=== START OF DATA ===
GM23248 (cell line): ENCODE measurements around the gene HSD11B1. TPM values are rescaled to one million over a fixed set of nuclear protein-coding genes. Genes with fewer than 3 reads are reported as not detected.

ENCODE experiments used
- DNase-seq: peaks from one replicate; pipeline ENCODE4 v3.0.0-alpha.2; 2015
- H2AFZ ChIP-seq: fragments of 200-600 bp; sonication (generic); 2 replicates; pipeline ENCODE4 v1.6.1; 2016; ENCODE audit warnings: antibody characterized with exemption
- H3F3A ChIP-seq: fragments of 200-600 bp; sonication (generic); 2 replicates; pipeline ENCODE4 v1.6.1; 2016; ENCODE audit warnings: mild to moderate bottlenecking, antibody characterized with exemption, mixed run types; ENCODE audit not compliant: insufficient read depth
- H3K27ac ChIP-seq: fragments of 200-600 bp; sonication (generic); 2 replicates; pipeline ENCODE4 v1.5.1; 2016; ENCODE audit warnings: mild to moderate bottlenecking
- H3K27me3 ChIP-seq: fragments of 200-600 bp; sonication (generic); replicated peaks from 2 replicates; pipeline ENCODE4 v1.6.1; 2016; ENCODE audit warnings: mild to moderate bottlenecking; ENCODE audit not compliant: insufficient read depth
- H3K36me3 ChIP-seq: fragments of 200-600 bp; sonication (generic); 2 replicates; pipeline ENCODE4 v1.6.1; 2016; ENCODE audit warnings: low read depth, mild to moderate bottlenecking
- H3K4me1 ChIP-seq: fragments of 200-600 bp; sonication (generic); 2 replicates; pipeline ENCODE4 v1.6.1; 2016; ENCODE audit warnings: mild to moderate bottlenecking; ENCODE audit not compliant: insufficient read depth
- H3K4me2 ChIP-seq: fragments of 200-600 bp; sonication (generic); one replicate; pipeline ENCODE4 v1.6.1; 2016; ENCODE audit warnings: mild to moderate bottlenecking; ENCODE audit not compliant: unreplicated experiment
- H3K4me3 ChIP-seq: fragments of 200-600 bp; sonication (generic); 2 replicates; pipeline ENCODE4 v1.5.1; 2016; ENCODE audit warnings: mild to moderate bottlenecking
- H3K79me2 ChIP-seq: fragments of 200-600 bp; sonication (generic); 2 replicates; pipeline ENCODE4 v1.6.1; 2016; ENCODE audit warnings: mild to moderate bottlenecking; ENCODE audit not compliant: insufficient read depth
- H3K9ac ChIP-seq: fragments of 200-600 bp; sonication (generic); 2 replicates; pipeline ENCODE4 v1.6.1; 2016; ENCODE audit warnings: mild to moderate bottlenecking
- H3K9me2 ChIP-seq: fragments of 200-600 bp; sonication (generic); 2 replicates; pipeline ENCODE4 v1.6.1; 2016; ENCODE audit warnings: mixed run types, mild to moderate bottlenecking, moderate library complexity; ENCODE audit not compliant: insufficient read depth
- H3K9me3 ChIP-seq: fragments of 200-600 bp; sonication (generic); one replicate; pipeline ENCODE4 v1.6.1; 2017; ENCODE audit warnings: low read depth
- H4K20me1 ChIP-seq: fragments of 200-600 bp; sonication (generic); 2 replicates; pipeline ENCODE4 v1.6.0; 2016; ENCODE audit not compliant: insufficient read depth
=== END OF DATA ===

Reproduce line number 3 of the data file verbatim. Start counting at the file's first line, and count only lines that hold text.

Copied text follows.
- DNase-seq: peaks from one replicate; pipeline ENCODE4 v3.0.0-alpha.2; 2015